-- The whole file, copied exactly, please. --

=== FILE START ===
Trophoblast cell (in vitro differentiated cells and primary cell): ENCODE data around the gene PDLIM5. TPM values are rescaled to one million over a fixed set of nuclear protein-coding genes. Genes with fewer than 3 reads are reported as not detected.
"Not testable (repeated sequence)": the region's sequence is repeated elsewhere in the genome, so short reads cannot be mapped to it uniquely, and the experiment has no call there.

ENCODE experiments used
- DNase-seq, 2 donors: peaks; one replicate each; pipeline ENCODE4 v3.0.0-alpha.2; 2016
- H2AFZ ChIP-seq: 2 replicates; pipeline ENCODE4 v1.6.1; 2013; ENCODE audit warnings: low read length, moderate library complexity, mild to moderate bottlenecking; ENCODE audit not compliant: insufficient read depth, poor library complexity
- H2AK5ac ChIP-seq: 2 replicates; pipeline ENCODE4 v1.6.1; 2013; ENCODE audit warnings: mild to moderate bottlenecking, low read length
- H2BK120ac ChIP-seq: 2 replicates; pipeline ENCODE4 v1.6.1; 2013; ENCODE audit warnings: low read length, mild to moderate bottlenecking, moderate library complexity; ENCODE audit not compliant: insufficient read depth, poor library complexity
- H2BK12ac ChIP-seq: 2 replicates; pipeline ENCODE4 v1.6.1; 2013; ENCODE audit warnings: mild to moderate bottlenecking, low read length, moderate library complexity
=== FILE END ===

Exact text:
Trophoblast cell (in vitro differentiated cells and primary cell): ENCODE data around the gene PDLIM5. TPM values are rescaled to one million over a fixed set of nuclear protein-coding genes. Genes with fewer than 3 reads are reported as not detected.
"Not testable (repeated sequence)": the region's sequence is repeated elsewhere in the genome, so short reads cannot be mapped to it uniquely, and the experiment has no call there.

ENCODE experiments used
- DNase-seq, 2 donors: peaks; one replicate each; pipeline ENCODE4 v3.0.0-alpha.2; 2016
- H2AFZ ChIP-seq: 2 replicates; pipeline ENCODE4 v1.6.1; 2013; ENCODE audit warnings: low read length, moderate library complexity, mild to moderate bottlenecking; ENCODE audit not compliant: insufficient read depth, poor library complexity
- H2AK5ac ChIP-seq: 2 replicates; pipeline ENCODE4 v1.6.1; 2013; ENCODE audit warnings: mild to moderate bottlenecking, low read length
- H2BK120ac ChIP-seq: 2 replicates; pipeline ENCODE4 v1.6.1; 2013; ENCODE audit warnings: low read length, mild to moderate bottlenecking, moderate library complexity; ENCODE audit not compliant: insufficient read depth, poor library complexity
- H2BK12ac ChIP-seq: 2 replicates; pipeline ENCODE4 v1.6.1; 2013; ENCODE audit warnings: mild to moderate bottlenecking, low read length, moderate library complexity